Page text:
‘Never recover’: Beattie’s grim warning for economy
FORMER premier Peter Beattie says domestic tourism in Queensland will "fall by the wayside'' if Virgin Australia collapses and Qantas assumes a monopoly.
"Make no mistake, places like the Gold Coast, Cairns and Whitsundays will never recover unless there's a (aviation) duopoly,'' he said.
"Australia needs two airlines. I know it's tricky from a government perspective, especially at Commonwealth level, but I'm urging every Queenslander to write to their local federal MP and ask them to ensure Virgin does not fold.
"Regional tourism will go by the wayside if they fail.''
It was the Beattie Government that lured Virgin's then major shareholder, Richard Branson, to base itself in Queensland.
As part of the deal, Mr Branson pledged to Mr Beattie that he would service regional Queensland towns with populations over 50,000 people.
"Branson was true to his word and he did that,'' said Mr Beattie.
"This is also about jobs. There are thousands of jobs at stake here for Queenslanders.
"We all know that if Virgin goes, and look I have nothing against Qantas because they are a business and they operate that way, airfares will go up, especially in places like Cairns and the Gold Coast and particularly the Whitsundays.
"That's just the way it is. Market forces.
"But the outcome of something like that is you will see less people travelling because the costs become prohibitive.
"That's not good for Queensland. That's not good for tourism. It's not good for Australia.''
Mr Beattie's comments were backed by Gold Coast Tourism chairman Paul Donovan, who said Virgin was the backbone of Queensland regional tourism.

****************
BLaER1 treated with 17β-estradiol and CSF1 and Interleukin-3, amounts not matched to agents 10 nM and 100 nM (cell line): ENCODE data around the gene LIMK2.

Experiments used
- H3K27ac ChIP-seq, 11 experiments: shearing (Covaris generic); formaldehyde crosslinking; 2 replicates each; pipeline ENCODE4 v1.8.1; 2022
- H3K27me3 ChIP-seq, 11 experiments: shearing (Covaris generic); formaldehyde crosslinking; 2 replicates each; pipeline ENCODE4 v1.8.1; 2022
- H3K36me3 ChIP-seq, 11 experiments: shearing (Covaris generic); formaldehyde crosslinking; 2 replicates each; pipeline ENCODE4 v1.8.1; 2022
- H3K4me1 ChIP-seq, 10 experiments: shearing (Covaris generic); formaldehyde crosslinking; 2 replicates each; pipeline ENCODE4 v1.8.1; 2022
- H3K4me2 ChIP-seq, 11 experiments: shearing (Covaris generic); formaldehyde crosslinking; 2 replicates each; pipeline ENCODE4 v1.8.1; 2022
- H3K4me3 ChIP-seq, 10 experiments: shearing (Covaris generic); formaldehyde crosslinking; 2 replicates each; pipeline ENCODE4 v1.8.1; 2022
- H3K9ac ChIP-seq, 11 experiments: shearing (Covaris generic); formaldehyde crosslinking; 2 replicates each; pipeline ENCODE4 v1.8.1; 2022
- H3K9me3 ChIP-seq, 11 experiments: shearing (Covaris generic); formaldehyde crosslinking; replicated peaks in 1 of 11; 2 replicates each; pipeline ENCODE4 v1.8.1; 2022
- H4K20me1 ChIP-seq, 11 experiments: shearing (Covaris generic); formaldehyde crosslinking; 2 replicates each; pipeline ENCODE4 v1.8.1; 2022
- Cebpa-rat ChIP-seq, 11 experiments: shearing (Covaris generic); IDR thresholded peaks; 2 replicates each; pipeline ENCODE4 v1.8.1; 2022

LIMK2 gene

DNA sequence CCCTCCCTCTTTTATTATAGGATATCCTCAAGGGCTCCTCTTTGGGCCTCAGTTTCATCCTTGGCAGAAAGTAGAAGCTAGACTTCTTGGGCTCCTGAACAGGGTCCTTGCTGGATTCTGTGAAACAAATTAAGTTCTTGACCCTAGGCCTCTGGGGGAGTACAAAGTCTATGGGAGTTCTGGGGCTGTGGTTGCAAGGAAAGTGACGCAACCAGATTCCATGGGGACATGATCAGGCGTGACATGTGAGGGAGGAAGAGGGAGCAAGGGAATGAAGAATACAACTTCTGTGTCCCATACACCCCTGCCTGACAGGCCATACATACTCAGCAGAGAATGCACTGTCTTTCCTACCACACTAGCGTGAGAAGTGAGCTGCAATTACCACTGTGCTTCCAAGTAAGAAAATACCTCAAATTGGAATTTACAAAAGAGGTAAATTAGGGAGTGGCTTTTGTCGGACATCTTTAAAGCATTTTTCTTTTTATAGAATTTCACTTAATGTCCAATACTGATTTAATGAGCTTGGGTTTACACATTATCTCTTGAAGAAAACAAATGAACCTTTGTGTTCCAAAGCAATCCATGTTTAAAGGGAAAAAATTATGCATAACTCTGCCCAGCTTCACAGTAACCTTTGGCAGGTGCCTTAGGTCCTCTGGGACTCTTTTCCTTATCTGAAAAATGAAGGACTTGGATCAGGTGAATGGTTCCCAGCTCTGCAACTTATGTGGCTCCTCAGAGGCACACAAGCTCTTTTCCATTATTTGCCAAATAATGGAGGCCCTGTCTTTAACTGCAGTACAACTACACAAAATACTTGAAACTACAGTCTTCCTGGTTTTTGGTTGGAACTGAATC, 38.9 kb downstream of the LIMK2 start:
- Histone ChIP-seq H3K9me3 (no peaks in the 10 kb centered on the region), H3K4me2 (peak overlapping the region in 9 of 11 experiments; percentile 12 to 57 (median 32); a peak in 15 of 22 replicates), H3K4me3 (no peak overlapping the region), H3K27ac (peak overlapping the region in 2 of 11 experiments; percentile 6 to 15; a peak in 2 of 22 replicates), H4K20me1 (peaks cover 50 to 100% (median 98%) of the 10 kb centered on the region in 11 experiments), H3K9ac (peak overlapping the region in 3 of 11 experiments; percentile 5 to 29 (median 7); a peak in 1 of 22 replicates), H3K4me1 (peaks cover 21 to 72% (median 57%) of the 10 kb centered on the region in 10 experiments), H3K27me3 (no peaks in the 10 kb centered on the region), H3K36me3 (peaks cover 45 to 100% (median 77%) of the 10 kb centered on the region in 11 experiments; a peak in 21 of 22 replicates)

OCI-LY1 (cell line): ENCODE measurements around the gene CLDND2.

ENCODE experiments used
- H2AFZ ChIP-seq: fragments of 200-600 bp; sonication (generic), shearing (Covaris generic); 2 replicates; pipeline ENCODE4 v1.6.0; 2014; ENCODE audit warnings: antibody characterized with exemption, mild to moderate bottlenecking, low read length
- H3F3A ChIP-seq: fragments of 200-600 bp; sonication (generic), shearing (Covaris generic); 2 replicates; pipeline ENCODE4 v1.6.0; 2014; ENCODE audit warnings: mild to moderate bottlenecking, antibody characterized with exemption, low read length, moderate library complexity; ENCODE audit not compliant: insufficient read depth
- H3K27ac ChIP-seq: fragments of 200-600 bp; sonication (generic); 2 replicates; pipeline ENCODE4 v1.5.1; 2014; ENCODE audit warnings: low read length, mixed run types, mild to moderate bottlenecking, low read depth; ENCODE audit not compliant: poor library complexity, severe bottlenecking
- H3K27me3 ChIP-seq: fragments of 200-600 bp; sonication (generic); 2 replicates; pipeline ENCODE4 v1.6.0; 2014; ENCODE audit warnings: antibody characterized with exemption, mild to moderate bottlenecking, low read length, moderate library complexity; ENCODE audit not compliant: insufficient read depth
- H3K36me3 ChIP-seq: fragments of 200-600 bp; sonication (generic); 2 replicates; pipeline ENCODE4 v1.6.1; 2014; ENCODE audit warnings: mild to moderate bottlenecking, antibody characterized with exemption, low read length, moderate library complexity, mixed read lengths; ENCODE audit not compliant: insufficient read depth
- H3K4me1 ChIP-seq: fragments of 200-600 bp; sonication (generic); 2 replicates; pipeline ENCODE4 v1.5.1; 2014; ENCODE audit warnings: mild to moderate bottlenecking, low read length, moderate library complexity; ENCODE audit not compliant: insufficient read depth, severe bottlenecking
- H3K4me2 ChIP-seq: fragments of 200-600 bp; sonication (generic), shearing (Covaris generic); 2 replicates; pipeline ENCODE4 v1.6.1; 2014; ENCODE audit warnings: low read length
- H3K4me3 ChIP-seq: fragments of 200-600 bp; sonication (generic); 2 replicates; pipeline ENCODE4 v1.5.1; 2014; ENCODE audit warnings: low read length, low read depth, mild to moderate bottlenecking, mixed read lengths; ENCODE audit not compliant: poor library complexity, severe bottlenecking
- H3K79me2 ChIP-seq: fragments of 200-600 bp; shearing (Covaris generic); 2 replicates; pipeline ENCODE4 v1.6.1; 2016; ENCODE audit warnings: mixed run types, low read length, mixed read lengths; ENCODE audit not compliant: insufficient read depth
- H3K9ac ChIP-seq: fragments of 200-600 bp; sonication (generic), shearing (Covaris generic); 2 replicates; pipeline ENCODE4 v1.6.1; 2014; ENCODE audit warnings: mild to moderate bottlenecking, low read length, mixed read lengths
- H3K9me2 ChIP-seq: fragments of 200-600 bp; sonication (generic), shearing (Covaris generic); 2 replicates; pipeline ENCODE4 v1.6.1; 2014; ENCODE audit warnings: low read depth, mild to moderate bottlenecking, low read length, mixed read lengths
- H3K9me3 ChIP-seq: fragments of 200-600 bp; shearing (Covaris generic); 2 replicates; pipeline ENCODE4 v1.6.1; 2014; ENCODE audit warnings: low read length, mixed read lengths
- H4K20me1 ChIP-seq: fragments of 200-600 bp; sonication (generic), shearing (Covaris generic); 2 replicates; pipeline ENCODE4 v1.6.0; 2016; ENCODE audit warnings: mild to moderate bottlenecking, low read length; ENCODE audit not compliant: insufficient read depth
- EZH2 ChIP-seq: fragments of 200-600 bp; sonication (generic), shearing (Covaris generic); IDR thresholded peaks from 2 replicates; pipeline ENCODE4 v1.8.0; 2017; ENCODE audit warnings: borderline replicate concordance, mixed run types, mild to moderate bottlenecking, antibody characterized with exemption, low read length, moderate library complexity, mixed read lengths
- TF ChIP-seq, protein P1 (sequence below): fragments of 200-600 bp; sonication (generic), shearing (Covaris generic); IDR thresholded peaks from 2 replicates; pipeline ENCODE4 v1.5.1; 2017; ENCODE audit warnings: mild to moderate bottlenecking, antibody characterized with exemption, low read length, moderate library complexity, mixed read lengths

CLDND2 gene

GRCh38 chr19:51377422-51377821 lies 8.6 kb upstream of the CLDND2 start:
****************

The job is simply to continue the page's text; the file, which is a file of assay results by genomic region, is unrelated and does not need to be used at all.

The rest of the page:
"Virgin flies just about everywhere in Queensland and from a Gold Coast perspective, it supplies a significant percentage of the flights in and out of the Gold Coast airport,'' he said.
"To lose Virgin would be catastrophic. We need all the ducks lined up to get through this coronavirus crisis and losing Virgin would leave a massive gap in any rescue plan."
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The Queensland Government is moving towards a $200 million rescue bid for Virgin, believing other states will also follow suit to help save the embattled airline.
The offer is conditional upon Virgin remaining based in Queensland, where it employs 5500 staff.
Prime Minister Scott Morrison has been noncommittal about a Commonwealth bailout package for Virgin, which is owned by a number of overseas entities.
The Commonwealth has offered up $165 million to ensure both Qantas and Virgin maintain regional and bush routes.
There is renewed speculation that a Chinese airline is in takeover talks with Virgin.
Originally published as 'Never recover': Beattie's grim warning